9. [9]
    Mr Shore appeared on behalf of the respondent.  He also gave sworn testimony.  He was present at the shop when Mr Amos came in to collect his new battery.  He said he had tested the battery on the day and the battery showed as fully charged but despite that Mr Amos’ phone would not turn on.  He said the phone would not turn on with the old battery either.
  10. [10]
    An unsworn statement of evidence of a worker, Mr Tutton, who was there with Mr Shore on the day, had been filed the day before hearing by the respondent.  It was to similar effect to the oral testimony given by Mr Shore.
  11. [11]
    The tribunal said the statement of evidence of Mr Tutton was unsworn and therefore little weight would be attributed to it.  However thereafter the tribunal concluded there was no evidence before it other than the unsworn statement of evidence of Mr Tutton.[3]  The only evidence was Mr Tutton’s statement of evidence “which is not entirely satisfactory. But it is better than nothing at all.”[4] The tribunal said there was no evidence before it that Mr Amos went to the four mobile phone repair businesses. 
  12. [12]
    The tribunal also stated however that Mr Amos had given truthful evidence.  In response to Mr Amos saying he had told the truth the tribunal said “I don’t doubt you see that as being the truth.  I’ve got no doubt about that whatsoever.  I’m not suggesting you’re a dishonest person or you’re telling fibs to the tribunal.  But…. We cannot make a finding of fact where there is no evidence.  Put simply, today you have not presented any evidence that we can take into account.  Mr Shore hasn’t done all that much better, but at least he’s got a statement from an employee of the company saying the battery was good.”[5]
  13. [13]
    The tribunal was in error in concluding it had to find against Mr Amos because there was no other evidence available to it to allow it to reach a determination in the matter.  The tribunal had available for consideration the sworn evidence of both Mr Amos and Mr Shore. 
  14. [14]
    If the tribunal accepted Mr Amos’ evidence was true and correct and preferred the evidence of Mr Amos to that of Mr Shore then the tribunal was entitled to find in favour of Mr Amos based on his oral testimony alone.  No weight might have been given the unsworn statement by Mr Tutton in such circumstances where the evidence given in the statement did no more than repeat that given by Mr Shore.  Alternatively the tribunal may have preferred the evidence of Mr Shore to that of Mr Amos with some weight or no weight given to Mr Tutton’s statement.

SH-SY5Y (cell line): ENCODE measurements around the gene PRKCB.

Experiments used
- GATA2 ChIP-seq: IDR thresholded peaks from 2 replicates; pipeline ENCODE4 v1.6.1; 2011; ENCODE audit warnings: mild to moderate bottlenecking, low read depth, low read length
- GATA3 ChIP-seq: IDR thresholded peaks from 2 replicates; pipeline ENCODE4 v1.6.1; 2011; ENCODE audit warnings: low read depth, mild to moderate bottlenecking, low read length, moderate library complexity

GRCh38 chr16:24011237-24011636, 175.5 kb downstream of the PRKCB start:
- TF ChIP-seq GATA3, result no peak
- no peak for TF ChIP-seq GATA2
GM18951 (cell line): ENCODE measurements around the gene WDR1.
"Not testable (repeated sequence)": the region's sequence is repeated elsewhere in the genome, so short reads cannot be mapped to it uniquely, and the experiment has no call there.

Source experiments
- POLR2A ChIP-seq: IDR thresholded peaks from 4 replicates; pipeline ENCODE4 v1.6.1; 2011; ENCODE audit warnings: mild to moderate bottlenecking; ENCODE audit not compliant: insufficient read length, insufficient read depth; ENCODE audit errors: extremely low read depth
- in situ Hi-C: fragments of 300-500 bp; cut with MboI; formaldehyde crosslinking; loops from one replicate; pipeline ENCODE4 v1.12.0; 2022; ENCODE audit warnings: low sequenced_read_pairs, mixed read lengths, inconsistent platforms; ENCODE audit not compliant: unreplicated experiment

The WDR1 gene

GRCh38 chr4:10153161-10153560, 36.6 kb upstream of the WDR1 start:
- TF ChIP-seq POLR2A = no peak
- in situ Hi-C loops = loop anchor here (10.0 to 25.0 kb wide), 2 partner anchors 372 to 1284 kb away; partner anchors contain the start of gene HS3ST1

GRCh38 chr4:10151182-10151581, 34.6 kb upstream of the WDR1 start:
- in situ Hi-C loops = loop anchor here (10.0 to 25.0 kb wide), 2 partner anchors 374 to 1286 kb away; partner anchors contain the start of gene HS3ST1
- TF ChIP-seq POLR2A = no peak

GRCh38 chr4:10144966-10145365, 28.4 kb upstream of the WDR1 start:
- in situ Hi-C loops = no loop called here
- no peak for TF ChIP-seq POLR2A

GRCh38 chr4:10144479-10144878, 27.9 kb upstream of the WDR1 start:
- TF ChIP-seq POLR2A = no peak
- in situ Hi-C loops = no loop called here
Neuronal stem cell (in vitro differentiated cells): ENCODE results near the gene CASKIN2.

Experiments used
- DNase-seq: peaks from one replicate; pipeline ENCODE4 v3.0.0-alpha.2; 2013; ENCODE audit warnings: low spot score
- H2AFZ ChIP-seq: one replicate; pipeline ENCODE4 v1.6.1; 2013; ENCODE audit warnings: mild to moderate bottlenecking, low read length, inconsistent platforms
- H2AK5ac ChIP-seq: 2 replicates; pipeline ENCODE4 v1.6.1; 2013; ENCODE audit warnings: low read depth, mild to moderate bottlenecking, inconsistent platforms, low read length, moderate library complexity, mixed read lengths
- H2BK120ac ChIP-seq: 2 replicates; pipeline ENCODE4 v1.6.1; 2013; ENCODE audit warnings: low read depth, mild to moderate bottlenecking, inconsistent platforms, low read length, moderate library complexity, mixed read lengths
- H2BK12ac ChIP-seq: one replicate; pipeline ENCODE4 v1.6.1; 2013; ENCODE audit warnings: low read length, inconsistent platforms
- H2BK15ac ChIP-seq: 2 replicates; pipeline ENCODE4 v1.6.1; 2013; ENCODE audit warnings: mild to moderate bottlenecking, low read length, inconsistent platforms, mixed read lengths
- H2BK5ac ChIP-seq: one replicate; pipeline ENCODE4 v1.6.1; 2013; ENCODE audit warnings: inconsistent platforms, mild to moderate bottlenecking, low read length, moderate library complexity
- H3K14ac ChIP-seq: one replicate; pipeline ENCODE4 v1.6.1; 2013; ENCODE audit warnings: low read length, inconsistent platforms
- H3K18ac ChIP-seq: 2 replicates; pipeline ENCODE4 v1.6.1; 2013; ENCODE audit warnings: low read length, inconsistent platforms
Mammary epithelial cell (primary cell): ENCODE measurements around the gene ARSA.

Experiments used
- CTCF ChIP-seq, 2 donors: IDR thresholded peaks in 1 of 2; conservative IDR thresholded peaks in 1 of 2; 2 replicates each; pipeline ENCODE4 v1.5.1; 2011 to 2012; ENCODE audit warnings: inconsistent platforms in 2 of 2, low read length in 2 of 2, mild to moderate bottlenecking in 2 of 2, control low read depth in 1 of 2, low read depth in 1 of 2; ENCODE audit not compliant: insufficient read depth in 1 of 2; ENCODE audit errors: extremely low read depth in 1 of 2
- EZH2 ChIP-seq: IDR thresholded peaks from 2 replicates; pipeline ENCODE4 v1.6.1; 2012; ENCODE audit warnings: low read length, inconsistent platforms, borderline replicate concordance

15. [15]
    It seems clear however that the tribunal did not consider either the sworn evidence of Mr Amos nor that of Mr Shore as evidence available for consideration in the matter.  In that regard the tribunal was wrong and substantial injustice has been done to Mr Amos in respect of outcome, despite the minor monetary nature of the claim involved.
  16. [16]
    Leave to appeal should be granted and the appeal allowed.
  17. [17]
    The decision of 17 March 2017 is set aside.  The matter is returned to a differently constituted tribunal for reconsideration with the hearing of such additional evidence as deemed meet by the tribunal.

Footnotes

[1]  QCAT Act, s 142(3)(a)(i).

[2] Pickering v McArthur [2005] QCA 294, [3].

[3]  Transcript at Page 9 Lines 13-14, 25-26.

[4]  T10 L21-23.

[5]  T10 L29-36.

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Editorial Notes

  • Published Case Name:

    Amos v The Trustee for K Shore Investment Trust T/A Battery World Albion

  • Shortened Case Name:

    Amos v The Trustee for K Shore Investment Trust

  • MNC:

    [2017] QCATA 117

  • Court:

    QCATA

  • Judge(s):

    Member Howe

  • Date:

    02 Nov 2017

Appeal Status

Please note, appeal data is presently unavailable for this judgment. This judgment may have been the subject of an appeal.